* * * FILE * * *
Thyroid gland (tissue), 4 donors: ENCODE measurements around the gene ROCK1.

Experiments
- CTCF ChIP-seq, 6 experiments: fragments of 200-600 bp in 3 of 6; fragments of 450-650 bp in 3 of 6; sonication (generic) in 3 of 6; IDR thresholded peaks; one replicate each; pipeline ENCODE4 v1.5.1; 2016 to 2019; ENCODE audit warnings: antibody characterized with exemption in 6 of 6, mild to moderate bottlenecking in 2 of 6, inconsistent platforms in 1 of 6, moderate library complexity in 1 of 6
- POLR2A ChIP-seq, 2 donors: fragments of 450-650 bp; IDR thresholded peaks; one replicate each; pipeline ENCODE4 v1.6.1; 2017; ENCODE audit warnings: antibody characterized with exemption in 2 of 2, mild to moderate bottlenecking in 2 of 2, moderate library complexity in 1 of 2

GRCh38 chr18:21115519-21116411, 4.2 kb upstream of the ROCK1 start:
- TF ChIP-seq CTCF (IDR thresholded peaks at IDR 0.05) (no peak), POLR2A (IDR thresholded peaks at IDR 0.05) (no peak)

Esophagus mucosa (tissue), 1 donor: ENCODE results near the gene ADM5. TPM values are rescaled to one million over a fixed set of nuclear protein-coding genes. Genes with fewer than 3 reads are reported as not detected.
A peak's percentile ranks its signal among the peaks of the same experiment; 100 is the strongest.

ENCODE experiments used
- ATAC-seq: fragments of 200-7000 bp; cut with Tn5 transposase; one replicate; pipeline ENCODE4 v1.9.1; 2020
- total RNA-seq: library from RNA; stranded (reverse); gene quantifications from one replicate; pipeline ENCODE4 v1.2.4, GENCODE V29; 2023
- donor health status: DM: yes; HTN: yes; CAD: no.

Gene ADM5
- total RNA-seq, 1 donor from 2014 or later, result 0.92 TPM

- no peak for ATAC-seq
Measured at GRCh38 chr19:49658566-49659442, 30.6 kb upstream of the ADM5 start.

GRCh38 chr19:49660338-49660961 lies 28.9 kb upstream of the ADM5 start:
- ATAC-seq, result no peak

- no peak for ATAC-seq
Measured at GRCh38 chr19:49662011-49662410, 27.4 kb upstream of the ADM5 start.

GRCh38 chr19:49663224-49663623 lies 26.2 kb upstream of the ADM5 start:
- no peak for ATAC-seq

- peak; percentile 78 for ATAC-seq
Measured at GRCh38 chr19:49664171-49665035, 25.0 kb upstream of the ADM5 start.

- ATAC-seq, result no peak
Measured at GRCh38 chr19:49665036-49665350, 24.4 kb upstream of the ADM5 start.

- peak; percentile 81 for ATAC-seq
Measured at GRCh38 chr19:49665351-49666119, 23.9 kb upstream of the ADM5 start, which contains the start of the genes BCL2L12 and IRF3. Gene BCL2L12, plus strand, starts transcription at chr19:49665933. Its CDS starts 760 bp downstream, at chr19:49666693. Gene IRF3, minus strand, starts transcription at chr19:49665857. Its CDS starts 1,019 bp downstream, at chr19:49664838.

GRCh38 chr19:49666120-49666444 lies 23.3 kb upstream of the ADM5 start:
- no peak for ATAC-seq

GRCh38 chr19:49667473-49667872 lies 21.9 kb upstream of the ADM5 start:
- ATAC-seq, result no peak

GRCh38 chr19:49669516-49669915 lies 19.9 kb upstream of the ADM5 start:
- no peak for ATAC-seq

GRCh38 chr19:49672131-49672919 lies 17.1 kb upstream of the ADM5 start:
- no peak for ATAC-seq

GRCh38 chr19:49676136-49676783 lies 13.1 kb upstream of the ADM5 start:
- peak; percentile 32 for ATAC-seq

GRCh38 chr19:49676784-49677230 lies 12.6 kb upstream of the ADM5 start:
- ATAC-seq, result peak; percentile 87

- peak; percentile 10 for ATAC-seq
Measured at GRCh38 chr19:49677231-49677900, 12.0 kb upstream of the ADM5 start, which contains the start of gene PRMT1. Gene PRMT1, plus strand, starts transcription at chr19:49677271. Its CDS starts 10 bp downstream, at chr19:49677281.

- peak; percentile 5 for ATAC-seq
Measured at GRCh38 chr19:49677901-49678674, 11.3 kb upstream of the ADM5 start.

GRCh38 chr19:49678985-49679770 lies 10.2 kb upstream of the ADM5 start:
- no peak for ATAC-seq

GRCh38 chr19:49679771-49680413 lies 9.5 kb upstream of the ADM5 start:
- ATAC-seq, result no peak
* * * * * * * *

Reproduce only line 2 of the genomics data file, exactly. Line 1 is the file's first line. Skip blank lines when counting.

Experiments